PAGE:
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Much Abrew: Mono-Blue Devotion (Pioneer)

Hello, everyone! Welcome to another episode of Much Abrew About Nothing. This week, we're heading to our new post-ban Pioneer format again to play one of my new favorite combos in all of Magic: Master of Waves with Mystic Reflection. We tried the combo in a Modern deck on stream a couple of weeks ago, but it seems like it might be even better in Pioneer, where decks are a bit slower and less powerful and answers like Path to Exile and Fatal Push aren't as good against Master of Waves itself! To support the combo, we have a Mono-Blue Devotion shell that can make tons of mana with Nykthos, Shrine to Nyx and turn that mana into oodles of cards with Gadwick, the Wizened and Spectral Sailor. How good is Mono-Blue Devotion in Pioneer? Can the Mystic Master combo compete in the format? How is the format itself, now that many of the broken cards are banned? Let's jump into a league and find out!

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Much Abrew: Mono-Blue Devotion

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  • Record-wise, we finished our Pioneer league 3-2, which is a solid record, although a bit disappointing after starting off 3-0. While our loss against UW Control was predictable (the endless sweepers are tough to beat), our other loss came in a really close match to RW Heroic, where we came up just short of picking up the win and finishing 4-1.
  • As for the deck itself, it felt really solid. While Mono-Blue Devotion isn't a brand new archetype to Pioneer, the addition of the Mystic Reflection / Master of Waves combo is a really huge deal for the deck. In the past, Mono-Blue Devotion needed to either draw its entire deck with Gadwick, the Wizened and then try to win with Thassa's Oracle or beat down with a bunch of underpowered dorks like Harbinger of the Tides and Merfolk Trickster. Being able to randomly make a lethal board for five or six mana with Mystic Reflection and Master of Waves offers a way to close out the game much quicker than in the past, giving the opponent fewer turns to find their answers or kill us.
  • The other upside of the combo is that both pieces are surprisingly strong individually. Boros Burn is one of the most popular decks in Pioneer at the moment, which makes Master of Waves' protection from red quite powerful. Meanwhile, the ability to use Mystic Reflection like a weird removal spell on an opposing creature is always underrated. One of our wins came from turning a potentially devastating Mayhem Devil into a harmless Cauldron Familiar against Rakdos Sacrifice. While it takes a bit of work to set up (we need someone to have a small, useless creature on the battlefield) and has risk (our opponent could kill the creature we target in response and fizzle Mystic Reflection), every time I played Mystic Reflection, I come away impressed with how good it is as a weird removal spell for mono-blue decks, which lack strong removal options.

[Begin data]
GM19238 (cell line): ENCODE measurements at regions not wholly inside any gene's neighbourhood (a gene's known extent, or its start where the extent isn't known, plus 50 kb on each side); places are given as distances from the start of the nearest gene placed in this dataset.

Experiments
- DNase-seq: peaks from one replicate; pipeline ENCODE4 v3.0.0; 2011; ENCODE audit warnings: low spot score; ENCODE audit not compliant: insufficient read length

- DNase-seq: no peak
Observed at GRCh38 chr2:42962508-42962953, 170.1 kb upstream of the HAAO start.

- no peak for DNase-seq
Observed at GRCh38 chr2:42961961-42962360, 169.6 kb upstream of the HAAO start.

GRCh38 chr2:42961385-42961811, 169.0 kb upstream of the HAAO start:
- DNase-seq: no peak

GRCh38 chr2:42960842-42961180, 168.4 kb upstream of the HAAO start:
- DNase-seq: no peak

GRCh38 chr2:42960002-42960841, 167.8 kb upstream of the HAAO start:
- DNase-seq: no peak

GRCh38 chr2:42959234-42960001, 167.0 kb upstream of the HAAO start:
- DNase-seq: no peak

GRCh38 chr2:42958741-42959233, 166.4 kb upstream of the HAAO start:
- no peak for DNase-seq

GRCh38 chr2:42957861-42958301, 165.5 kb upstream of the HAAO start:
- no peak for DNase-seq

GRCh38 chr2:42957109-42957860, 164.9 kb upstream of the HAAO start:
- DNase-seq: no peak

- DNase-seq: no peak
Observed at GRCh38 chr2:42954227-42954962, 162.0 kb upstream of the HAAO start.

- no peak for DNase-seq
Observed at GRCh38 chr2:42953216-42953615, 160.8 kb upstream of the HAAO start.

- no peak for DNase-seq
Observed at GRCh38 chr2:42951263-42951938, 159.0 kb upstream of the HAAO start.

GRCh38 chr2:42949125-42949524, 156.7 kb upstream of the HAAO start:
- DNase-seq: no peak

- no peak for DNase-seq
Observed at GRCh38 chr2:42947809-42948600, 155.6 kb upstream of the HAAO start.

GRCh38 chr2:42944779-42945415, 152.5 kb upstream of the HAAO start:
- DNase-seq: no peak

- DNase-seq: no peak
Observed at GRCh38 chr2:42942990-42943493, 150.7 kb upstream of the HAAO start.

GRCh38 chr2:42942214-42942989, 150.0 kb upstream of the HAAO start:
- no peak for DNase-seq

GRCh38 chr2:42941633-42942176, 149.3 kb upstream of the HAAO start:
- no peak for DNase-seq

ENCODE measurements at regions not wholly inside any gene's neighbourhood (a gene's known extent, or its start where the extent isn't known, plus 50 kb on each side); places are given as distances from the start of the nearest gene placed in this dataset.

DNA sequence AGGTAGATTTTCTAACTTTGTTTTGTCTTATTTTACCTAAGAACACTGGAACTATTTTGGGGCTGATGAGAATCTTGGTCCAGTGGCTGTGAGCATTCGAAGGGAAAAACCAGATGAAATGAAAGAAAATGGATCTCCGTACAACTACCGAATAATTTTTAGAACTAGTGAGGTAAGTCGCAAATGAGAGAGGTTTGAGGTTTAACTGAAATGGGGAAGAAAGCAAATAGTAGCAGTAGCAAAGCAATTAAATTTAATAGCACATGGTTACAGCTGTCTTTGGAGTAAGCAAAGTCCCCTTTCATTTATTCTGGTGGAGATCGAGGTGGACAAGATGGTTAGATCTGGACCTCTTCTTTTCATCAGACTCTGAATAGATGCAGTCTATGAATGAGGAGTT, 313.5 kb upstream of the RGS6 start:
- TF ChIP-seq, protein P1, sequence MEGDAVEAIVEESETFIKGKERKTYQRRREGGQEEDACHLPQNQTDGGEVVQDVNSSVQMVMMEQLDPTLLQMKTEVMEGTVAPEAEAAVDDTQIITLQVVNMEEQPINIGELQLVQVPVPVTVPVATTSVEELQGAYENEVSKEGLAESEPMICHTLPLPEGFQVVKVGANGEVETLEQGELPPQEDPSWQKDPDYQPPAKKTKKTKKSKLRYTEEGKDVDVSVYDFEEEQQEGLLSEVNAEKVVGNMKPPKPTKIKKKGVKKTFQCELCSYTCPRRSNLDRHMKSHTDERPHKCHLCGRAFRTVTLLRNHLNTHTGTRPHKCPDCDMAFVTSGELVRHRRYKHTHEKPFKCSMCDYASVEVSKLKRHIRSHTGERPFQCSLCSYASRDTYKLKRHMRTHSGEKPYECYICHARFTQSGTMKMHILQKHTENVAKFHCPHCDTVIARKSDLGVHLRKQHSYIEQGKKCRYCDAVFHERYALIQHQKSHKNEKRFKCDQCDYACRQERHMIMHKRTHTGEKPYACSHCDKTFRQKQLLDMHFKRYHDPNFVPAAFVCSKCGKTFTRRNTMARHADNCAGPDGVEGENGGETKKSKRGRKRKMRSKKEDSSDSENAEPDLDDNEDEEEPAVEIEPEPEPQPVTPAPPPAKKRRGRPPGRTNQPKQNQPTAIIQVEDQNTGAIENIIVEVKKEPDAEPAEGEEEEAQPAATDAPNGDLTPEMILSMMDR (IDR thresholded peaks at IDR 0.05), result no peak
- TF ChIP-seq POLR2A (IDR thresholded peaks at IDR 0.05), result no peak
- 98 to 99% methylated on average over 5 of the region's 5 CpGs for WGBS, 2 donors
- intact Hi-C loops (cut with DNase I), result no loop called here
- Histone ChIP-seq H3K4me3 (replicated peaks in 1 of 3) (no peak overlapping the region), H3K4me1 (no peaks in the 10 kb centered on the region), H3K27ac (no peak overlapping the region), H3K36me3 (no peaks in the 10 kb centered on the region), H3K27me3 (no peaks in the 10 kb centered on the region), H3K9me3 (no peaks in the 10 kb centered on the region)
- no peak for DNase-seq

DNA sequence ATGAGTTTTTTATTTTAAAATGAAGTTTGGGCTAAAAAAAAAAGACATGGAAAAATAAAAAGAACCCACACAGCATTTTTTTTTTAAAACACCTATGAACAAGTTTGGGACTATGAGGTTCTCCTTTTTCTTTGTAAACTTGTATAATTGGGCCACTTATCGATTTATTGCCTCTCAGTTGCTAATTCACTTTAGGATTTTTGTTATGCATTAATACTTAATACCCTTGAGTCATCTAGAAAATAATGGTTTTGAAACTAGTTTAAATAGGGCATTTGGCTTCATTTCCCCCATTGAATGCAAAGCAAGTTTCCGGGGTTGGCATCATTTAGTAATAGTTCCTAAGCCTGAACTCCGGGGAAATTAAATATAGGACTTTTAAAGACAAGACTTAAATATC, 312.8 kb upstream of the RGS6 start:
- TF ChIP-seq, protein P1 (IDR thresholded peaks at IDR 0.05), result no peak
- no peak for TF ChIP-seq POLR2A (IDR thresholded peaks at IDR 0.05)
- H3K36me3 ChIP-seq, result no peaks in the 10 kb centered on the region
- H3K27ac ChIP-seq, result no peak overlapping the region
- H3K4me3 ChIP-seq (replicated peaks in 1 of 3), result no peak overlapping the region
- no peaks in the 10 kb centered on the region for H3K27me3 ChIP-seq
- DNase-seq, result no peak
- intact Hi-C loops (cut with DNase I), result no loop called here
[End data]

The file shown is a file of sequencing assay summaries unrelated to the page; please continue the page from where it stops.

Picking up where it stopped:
• As for the rest of the deck, it's mostly about adding blue mana symbols to the battlefield to make more mana with Nykthos, Shrine to Nyx. Cards like Harbinger of the Tides, Merfolk Trickster, Barrin, Tolarian Archmage, and Brazen Borrower help to slow our opponent down while also working as weird ramp spells if we have Nykthos. While they don't usually win the game on their own, they are important support pieces helping to prop up our more powerful payoffs and finishers.
  • Outside of the Mystic Master combo, the most important cards in our deck are Gadwick, the Wizened and Spectral Sailor. Because most of our cards are underpowered as standalone threats, we need as many of them as possible. Gadwick and, to a lesser, extent Spectral Sailor (especially if we can make a bunch of mana with Nykthos, Shrine to Nyx) help us to refill our hand and keep a steady stream of tricky little blue creatures available to annoy our opponents.
  • I'm honestly not sure about Leyline of Anticipation in the deck. In theory, it does two things. First, it adds blue mana symbols to the battlefield for free (assuming we have it in our opening hand), which helps us get off to quick Nykthos, Shrine to Nyx starts. Second, it allows us to play the Mystic Master combo at instant speed, which is especially relevant against decks that have sweepers since we can combo on our opponent's end step, untap, and win the game. The problem with Leyline of Anticipation is that a lot of the cards in our deck already can be played at instant speed, which sometimes mutes its impact. For now, I plan to leave it in the deck, but I can see an argument for replacing it with more main-deck interaction (possibly Aether Gust or Wizard's Retort, depending on how the Pioneer meta shakes out).
  • So, should you play Mono-Blue Devotion in Pioneer? I think the answer is yes! The deck is really fun, has a spicy combo, and feels pretty competitive. If you like making tons of mana, drawing tons of cards, and maybe finishing the game with an underappreciated combo, it might just be the perfect Pioneer deck for you! Plus, outside of Nykthos, Shrine to Nyx (which could really use a reprinting), the deck is fairly cheap to put together, both in paper and on Magic Online!


Anyway, that's all for today. As always, leave your thoughts, ideas, opinions, and suggestions in the comments, and you can reach me on Twitter @SaffronOlive or at

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